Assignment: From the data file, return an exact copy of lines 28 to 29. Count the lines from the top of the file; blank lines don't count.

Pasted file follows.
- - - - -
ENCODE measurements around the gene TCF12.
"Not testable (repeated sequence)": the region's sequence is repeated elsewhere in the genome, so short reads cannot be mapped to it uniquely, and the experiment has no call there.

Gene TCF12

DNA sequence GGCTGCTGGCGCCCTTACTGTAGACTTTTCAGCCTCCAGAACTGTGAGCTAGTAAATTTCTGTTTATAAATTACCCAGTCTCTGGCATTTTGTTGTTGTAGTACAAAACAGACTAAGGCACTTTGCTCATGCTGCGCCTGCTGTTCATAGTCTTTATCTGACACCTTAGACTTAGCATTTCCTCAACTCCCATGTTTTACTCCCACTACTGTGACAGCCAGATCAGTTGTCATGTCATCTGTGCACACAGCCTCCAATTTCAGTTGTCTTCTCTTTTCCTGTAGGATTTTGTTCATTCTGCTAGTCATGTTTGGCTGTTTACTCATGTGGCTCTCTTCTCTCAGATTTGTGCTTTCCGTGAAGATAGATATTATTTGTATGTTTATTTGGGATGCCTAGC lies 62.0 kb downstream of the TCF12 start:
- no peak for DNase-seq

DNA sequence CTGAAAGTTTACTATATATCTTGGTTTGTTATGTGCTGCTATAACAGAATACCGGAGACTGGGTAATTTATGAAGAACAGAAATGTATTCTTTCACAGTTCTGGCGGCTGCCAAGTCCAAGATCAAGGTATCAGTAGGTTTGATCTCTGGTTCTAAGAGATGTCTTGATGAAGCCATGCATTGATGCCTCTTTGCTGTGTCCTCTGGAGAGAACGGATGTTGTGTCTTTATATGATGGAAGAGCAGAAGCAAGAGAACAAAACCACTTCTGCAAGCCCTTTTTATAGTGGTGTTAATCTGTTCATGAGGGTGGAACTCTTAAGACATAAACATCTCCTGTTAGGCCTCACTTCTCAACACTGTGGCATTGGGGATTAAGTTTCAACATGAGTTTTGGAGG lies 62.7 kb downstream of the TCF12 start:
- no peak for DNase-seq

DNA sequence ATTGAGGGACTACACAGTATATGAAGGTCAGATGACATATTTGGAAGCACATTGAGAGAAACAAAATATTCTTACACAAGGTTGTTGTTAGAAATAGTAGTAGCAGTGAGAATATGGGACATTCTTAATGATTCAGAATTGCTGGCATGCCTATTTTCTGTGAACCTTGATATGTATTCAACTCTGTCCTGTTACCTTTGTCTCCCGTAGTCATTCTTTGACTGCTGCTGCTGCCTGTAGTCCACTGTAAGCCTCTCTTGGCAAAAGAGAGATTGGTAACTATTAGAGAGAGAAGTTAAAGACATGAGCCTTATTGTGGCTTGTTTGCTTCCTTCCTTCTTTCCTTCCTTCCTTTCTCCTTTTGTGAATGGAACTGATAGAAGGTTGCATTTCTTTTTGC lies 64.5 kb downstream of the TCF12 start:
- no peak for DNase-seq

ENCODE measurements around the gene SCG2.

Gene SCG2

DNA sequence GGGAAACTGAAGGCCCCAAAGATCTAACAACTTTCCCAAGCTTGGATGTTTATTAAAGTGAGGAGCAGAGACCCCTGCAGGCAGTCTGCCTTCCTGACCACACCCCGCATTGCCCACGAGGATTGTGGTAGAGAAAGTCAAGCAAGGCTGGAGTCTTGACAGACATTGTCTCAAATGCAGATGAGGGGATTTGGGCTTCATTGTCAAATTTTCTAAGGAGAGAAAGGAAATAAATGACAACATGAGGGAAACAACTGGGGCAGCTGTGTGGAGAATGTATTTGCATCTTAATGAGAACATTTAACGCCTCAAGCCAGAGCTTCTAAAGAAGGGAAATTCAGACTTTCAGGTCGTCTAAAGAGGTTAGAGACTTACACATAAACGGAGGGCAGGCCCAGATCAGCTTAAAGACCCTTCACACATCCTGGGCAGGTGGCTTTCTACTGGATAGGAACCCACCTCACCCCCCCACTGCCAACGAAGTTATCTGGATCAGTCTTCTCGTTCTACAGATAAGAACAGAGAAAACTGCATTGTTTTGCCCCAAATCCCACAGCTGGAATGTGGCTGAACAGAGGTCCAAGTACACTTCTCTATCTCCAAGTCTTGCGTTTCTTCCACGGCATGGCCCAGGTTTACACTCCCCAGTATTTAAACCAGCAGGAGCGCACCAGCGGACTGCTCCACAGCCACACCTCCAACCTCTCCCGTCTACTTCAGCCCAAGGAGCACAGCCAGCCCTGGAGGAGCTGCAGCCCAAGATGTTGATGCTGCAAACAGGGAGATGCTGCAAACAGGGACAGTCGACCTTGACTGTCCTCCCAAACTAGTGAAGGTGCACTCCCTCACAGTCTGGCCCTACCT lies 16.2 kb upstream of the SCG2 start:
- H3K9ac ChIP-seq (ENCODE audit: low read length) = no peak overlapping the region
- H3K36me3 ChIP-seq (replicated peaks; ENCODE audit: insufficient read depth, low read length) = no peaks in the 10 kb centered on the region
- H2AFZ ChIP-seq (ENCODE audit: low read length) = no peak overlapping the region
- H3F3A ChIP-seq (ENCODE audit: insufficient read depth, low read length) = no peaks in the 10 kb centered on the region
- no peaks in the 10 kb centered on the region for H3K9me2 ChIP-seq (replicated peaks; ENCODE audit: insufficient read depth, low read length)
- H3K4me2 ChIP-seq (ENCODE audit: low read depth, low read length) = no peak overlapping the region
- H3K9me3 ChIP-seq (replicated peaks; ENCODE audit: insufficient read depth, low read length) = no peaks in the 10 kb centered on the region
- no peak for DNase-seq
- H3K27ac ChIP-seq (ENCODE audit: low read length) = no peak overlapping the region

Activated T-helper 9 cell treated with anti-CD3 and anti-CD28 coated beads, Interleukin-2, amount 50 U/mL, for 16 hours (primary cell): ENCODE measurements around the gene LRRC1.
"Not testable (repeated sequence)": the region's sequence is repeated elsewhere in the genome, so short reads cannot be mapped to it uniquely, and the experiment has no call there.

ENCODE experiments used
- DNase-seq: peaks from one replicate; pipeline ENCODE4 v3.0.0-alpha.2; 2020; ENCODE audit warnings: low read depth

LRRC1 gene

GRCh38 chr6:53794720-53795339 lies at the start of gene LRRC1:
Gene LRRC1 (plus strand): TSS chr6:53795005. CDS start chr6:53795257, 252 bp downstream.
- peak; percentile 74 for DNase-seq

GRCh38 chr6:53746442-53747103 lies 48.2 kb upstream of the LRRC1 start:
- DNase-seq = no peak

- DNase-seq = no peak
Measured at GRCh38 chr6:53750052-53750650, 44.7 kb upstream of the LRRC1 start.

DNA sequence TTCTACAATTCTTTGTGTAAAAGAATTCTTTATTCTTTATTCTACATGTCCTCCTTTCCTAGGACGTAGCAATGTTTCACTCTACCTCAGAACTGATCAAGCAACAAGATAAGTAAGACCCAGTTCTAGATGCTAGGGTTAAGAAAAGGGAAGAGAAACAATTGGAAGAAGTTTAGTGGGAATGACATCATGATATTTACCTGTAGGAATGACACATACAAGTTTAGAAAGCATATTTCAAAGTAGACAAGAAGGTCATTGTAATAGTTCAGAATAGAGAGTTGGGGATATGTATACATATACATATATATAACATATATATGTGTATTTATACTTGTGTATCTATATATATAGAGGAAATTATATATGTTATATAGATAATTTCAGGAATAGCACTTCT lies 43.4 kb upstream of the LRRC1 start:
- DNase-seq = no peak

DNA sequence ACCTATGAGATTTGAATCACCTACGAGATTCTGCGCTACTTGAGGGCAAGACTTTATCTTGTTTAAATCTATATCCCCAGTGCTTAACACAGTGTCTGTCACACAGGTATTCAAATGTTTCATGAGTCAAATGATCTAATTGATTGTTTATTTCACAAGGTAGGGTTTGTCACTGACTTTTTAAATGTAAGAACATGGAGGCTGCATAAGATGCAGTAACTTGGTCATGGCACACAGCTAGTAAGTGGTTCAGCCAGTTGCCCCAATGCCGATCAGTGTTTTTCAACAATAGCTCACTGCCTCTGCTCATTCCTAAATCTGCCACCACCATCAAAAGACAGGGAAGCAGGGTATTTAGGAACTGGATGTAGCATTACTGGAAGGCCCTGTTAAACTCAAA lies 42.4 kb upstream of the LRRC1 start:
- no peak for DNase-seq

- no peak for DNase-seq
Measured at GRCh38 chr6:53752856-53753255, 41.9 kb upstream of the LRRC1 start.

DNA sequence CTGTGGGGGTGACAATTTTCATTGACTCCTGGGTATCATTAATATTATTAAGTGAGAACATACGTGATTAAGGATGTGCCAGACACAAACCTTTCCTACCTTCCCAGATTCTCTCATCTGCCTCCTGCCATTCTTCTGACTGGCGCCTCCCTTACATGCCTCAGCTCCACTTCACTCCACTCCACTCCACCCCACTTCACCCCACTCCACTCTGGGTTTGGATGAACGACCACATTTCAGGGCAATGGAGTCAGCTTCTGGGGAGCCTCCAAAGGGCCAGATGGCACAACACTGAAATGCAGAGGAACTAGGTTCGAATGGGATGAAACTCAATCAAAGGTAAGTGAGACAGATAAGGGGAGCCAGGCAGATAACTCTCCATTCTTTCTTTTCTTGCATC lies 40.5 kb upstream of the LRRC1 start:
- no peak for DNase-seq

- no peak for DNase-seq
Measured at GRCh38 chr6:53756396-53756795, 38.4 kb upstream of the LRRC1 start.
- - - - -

Gene LRRC1 (plus strand): TSS chr6:53795005. CDS start chr6:53795257, 252 bp downstream.
- peak; percentile 74 for DNase-seq